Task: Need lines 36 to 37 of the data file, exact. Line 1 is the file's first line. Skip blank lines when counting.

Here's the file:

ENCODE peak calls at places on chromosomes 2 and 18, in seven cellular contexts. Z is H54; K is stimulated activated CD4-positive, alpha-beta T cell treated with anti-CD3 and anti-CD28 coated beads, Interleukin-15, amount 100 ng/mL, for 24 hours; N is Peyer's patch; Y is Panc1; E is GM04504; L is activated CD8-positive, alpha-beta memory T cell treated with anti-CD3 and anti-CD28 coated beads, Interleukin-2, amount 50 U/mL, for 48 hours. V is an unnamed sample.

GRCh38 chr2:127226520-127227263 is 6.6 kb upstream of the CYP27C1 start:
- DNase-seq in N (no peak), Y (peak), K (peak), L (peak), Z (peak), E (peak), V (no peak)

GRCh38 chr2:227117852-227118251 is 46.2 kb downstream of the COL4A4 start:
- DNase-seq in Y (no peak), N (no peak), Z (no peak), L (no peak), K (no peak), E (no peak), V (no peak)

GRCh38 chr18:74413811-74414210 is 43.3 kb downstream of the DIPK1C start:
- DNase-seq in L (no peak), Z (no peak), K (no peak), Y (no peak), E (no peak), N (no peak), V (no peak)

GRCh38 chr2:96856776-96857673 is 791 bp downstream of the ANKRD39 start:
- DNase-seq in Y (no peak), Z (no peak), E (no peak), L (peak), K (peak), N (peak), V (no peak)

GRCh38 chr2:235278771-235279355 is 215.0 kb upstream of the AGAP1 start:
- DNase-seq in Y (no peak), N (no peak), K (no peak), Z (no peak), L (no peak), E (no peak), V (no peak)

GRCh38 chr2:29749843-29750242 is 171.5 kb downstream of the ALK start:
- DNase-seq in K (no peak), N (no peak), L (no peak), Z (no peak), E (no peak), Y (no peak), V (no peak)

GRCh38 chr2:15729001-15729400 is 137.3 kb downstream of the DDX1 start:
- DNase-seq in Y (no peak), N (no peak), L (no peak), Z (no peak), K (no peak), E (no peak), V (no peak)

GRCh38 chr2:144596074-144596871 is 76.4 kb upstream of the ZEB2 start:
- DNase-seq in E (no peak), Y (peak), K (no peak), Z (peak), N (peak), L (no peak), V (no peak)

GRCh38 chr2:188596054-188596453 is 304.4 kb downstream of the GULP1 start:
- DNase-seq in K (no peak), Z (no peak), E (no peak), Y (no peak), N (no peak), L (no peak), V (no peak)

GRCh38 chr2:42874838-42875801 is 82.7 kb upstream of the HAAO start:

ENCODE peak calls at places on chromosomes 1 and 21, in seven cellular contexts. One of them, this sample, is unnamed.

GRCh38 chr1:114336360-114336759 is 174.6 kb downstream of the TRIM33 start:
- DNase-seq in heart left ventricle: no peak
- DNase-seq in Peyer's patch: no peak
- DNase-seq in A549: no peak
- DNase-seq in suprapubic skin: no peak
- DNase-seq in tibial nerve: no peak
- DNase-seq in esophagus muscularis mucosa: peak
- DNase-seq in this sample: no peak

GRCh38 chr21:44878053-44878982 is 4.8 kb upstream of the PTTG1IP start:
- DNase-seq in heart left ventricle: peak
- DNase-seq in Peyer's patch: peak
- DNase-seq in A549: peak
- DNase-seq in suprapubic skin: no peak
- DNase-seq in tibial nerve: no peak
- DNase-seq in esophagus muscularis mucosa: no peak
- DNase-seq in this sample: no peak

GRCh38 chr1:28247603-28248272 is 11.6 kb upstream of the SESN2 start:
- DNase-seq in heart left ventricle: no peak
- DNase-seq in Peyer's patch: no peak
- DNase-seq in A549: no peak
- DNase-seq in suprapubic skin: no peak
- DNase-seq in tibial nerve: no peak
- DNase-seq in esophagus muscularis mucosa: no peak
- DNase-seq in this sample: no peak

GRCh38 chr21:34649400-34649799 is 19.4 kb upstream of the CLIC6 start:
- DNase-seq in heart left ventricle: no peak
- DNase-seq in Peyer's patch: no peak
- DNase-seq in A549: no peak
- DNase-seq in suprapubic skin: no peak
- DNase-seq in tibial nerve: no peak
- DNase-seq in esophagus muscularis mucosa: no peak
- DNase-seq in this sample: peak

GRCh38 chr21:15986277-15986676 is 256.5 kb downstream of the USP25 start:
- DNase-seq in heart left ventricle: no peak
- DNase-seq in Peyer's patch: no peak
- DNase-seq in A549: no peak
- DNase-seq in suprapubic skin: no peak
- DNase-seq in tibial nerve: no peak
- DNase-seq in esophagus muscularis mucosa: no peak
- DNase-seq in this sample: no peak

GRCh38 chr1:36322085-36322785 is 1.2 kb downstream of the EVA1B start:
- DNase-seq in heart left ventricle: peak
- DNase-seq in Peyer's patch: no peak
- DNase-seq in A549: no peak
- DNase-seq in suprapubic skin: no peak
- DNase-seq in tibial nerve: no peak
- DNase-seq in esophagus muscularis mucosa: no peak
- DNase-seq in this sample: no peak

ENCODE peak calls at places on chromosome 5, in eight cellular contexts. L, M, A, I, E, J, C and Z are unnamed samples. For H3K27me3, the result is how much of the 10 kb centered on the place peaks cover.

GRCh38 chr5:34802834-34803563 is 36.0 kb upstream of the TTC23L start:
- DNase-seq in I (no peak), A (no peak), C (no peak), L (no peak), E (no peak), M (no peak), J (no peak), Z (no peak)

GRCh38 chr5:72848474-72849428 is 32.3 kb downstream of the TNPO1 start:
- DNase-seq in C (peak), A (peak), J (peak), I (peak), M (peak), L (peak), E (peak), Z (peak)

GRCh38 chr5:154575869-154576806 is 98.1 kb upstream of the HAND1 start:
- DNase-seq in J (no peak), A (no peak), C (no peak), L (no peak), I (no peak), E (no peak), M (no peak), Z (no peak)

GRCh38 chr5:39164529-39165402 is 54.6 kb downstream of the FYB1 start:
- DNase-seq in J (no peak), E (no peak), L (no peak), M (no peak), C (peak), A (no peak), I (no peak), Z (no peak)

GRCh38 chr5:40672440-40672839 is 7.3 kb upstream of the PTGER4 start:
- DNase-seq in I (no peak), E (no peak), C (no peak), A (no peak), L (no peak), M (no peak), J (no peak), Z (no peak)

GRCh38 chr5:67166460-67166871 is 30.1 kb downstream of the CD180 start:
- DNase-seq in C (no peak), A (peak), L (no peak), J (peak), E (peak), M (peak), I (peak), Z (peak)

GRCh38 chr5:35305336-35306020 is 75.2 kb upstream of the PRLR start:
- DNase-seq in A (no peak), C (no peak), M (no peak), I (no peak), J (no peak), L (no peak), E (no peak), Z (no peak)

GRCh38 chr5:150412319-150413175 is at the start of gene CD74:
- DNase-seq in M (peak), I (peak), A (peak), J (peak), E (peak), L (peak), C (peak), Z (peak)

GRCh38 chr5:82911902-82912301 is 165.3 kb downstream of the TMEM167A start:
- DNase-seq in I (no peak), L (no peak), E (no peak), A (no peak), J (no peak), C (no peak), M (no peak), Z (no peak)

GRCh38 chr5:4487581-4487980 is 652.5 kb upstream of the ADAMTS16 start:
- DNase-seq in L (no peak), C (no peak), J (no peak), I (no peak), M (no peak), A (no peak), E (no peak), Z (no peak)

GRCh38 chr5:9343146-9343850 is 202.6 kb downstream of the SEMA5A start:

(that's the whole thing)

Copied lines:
- DNase-seq in esophagus muscularis mucosa: no peak
- DNase-seq in this sample: no peak